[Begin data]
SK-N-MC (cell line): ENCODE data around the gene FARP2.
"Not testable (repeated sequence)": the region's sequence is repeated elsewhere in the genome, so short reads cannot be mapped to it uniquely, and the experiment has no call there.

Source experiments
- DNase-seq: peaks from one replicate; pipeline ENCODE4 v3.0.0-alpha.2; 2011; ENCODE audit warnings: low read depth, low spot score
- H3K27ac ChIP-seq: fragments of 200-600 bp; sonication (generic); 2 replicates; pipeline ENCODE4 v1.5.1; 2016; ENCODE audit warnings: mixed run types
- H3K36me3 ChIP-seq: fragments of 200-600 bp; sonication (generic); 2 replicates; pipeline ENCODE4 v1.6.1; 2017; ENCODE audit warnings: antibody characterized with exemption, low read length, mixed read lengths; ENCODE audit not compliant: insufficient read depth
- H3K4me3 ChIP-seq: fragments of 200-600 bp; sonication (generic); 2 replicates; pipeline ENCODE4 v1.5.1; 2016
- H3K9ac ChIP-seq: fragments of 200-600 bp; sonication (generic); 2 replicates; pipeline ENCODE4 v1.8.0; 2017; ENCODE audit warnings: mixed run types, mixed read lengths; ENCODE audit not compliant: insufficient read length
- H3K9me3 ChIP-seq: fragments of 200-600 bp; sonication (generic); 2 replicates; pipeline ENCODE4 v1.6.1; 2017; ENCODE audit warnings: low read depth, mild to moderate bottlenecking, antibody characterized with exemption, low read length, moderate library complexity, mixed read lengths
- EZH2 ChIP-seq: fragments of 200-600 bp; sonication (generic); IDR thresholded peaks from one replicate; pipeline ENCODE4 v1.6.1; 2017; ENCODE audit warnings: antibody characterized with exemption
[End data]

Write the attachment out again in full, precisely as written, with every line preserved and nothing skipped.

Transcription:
SK-N-MC (cell line): ENCODE data around the gene FARP2.
"Not testable (repeated sequence)": the region's sequence is repeated elsewhere in the genome, so short reads cannot be mapped to it uniquely, and the experiment has no call there.

Source experiments
- DNase-seq: peaks from one replicate; pipeline ENCODE4 v3.0.0-alpha.2; 2011; ENCODE audit warnings: low read depth, low spot score
- H3K27ac ChIP-seq: fragments of 200-600 bp; sonication (generic); 2 replicates; pipeline ENCODE4 v1.5.1; 2016; ENCODE audit warnings: mixed run types
- H3K36me3 ChIP-seq: fragments of 200-600 bp; sonication (generic); 2 replicates; pipeline ENCODE4 v1.6.1; 2017; ENCODE audit warnings: antibody characterized with exemption, low read length, mixed read lengths; ENCODE audit not compliant: insufficient read depth
- H3K4me3 ChIP-seq: fragments of 200-600 bp; sonication (generic); 2 replicates; pipeline ENCODE4 v1.5.1; 2016
- H3K9ac ChIP-seq: fragments of 200-600 bp; sonication (generic); 2 replicates; pipeline ENCODE4 v1.8.0; 2017; ENCODE audit warnings: mixed run types, mixed read lengths; ENCODE audit not compliant: insufficient read length
- H3K9me3 ChIP-seq: fragments of 200-600 bp; sonication (generic); 2 replicates; pipeline ENCODE4 v1.6.1; 2017; ENCODE audit warnings: low read depth, mild to moderate bottlenecking, antibody characterized with exemption, low read length, moderate library complexity, mixed read lengths
- EZH2 ChIP-seq: fragments of 200-600 bp; sonication (generic); IDR thresholded peaks from one replicate; pipeline ENCODE4 v1.6.1; 2017; ENCODE audit warnings: antibody characterized with exemption